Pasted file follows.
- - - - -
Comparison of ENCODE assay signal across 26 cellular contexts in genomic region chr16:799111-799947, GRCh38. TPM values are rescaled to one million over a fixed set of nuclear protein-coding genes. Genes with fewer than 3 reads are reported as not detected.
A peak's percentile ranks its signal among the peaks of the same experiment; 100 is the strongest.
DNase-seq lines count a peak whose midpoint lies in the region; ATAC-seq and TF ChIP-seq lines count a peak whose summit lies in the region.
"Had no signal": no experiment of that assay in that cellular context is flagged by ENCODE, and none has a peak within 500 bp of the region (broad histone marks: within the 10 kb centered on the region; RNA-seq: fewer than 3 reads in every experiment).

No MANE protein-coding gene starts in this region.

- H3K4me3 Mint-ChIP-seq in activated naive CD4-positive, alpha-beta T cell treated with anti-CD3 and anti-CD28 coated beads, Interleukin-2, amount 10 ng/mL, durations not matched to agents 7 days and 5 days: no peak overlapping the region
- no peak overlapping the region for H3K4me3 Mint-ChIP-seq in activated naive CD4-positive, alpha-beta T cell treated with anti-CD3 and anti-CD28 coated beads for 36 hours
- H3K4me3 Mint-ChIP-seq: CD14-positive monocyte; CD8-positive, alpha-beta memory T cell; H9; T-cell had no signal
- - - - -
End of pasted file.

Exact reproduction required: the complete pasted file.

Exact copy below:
Comparison of ENCODE assay signal across 26 cellular contexts in genomic region chr16:799111-799947, GRCh38. TPM values are rescaled to one million over a fixed set of nuclear protein-coding genes. Genes with fewer than 3 reads are reported as not detected.
A peak's percentile ranks its signal among the peaks of the same experiment; 100 is the strongest.
DNase-seq lines count a peak whose midpoint lies in the region; ATAC-seq and TF ChIP-seq lines count a peak whose summit lies in the region.
"Had no signal": no experiment of that assay in that cellular context is flagged by ENCODE, and none has a peak within 500 bp of the region (broad histone marks: within the 10 kb centered on the region; RNA-seq: fewer than 3 reads in every experiment).

No MANE protein-coding gene starts in this region.

- H3K4me3 Mint-ChIP-seq in activated naive CD4-positive, alpha-beta T cell treated with anti-CD3 and anti-CD28 coated beads, Interleukin-2, amount 10 ng/mL, durations not matched to agents 7 days and 5 days: no peak overlapping the region
- no peak overlapping the region for H3K4me3 Mint-ChIP-seq in activated naive CD4-positive, alpha-beta T cell treated with anti-CD3 and anti-CD28 coated beads for 36 hours
- H3K4me3 Mint-ChIP-seq: CD14-positive monocyte; CD8-positive, alpha-beta memory T cell; H9; T-cell had no signal